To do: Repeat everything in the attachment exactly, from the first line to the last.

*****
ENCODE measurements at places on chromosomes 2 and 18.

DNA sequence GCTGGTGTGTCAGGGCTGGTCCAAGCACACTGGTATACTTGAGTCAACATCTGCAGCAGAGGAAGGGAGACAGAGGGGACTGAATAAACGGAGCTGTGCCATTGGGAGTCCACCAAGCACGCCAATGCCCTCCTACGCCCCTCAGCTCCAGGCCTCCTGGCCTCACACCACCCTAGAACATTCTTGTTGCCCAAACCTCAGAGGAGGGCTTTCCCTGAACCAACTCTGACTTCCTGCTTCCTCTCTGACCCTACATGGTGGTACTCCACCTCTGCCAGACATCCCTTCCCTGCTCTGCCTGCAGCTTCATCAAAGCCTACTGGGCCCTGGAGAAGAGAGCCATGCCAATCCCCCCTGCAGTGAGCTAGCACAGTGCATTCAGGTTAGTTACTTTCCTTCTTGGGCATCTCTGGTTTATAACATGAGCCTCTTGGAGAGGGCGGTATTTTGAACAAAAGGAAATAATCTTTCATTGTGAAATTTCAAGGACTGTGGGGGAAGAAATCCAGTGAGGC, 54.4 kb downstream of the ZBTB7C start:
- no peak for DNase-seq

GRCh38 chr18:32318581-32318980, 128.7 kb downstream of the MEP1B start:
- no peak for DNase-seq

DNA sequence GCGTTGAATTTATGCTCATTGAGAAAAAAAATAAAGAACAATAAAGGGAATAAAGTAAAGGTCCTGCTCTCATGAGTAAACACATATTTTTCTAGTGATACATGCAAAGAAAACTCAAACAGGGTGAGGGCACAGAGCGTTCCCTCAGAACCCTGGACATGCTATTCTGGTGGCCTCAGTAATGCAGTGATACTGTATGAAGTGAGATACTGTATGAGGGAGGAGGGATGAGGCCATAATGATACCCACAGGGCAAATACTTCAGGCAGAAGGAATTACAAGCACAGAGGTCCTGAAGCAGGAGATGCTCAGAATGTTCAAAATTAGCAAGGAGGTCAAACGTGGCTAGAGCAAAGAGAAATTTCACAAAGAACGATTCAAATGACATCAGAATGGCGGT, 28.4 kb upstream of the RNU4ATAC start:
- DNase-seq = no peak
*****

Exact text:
ENCODE measurements at places on chromosomes 2 and 18.

DNA sequence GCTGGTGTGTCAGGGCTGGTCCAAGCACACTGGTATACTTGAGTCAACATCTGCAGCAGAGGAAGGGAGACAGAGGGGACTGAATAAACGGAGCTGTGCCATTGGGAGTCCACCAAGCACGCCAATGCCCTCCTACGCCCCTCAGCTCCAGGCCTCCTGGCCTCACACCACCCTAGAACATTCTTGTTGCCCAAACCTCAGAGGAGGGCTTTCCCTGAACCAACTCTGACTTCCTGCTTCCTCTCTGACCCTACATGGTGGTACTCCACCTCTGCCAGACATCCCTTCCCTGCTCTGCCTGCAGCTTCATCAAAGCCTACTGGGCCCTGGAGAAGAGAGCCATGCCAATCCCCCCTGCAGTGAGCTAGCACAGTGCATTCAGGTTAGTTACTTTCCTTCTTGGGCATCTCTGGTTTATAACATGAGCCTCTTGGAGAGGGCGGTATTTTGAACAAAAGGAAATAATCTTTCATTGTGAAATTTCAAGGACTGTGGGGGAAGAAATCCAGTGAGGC, 54.4 kb downstream of the ZBTB7C start:
- no peak for DNase-seq

GRCh38 chr18:32318581-32318980, 128.7 kb downstream of the MEP1B start:
- no peak for DNase-seq

DNA sequence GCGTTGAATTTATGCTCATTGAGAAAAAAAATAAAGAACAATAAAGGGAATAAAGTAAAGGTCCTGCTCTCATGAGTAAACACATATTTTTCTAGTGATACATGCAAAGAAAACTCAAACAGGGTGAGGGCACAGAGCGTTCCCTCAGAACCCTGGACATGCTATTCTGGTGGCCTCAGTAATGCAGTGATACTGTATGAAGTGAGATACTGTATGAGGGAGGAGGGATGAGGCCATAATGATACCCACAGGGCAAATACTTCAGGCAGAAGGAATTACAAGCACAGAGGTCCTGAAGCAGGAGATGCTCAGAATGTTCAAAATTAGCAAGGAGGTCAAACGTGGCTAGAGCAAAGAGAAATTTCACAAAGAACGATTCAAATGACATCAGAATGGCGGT, 28.4 kb upstream of the RNU4ATAC start:
- DNase-seq = no peak